The Birthday Party
Drama, Comedy, Socially Distanced Season

The Birthday Party

Following recent Government announcements the Everyman Theatre is currently closed, and performances scheduled during this closure will not be taking place. We are working to reschedule these performances as quickly as possible.

Ticket holders will be contacted individually via email. Please be aware that we are operating with limited staff and the phone lines will be very busy. If you have any questions please email

Harold Pinter's comedy of menace gets a dramatic new re-imagining from the team behind Waiting for Godot.

Originally scheduled to open in April of 2020 the Everyman Theatre is proud to present Harold Pinter's most popular and widely performed play, socially distanced for your safety and comfort. 

Set in a dilapidated seaside boarding house the mysterious Stanley Webber receives a visit from two sinister strangers, Goldberg and McCann. They arrive on Stanley's birthday - or is it? What do they want and why do they want to turn Stanley's quiet world upside down?

The Everyman Theatre's Creative Director, Paul Milton, brings together a star cast including Michelle Collins and Tristan Gemmill, to present Pinter's classic darkly comic masterpiece. 

Best known for her roles as Cindy Beale in EastEnders and Stella Price on Coronation Street, Michelle has graced our screens and stage for over 30 years. In addition to notable television roles in Real Women, Dr Who and Casualty, her stage credits include Calendar Girls, Rattle of Simple Man, The Vagina Monologues and Never Forget.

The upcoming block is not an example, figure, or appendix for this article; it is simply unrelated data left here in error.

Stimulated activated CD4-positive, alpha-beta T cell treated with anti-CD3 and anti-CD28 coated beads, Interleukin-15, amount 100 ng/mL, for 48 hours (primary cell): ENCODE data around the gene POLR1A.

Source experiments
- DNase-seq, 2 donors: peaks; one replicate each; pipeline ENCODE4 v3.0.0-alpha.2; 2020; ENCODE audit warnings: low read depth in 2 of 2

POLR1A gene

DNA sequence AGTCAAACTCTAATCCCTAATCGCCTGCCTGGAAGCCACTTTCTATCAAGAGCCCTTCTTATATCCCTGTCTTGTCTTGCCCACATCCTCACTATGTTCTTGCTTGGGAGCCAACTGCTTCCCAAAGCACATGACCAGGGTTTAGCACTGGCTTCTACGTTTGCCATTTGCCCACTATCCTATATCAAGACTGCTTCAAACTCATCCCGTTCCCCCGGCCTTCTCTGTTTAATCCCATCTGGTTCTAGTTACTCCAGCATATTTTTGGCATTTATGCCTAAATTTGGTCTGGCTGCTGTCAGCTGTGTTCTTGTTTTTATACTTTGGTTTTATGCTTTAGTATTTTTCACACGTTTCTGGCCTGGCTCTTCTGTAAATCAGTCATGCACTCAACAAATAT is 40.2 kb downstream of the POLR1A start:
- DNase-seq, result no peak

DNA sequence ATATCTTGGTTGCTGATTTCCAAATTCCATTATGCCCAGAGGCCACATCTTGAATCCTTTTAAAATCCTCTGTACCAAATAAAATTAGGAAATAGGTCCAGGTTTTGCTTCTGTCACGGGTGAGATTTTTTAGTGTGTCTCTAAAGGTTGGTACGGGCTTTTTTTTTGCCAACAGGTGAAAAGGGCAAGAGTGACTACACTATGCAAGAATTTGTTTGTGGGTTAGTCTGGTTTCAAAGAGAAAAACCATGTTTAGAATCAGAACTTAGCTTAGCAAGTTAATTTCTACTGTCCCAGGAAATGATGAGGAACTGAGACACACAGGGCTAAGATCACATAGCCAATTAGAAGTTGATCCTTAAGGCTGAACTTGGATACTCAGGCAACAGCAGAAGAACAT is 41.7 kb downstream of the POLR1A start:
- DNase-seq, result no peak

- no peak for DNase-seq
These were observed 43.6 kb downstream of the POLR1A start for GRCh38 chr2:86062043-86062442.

Tristan Gemmill is widely recognised for his role as Robert Preston in Coronation Street and for playing Dr Adam Trueman in the much loved medical drama Casualty. Screen roles have seen him starring alongside Adrian Brody and Kiera Knightley in The Jacket and The Curse of the Midas Box with Michael Sheen and Sam Neil.

Also starring David Carr, Paul Hickey, Chris Garner and Stephanie Clift. 

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“Harold Pinter is the most original writer to have emerged from the 'new wave' of dramatists who gave fresh life to the British theatre in the fifties and sixties.”

The Times

“60 years on, The Birthday Party has lost none of its capacity to intrigue”

The Guardian

“Mr Pinter's terrifying blend of pathos and hatred fuses unforgettably into the stuff of art”

The Guardian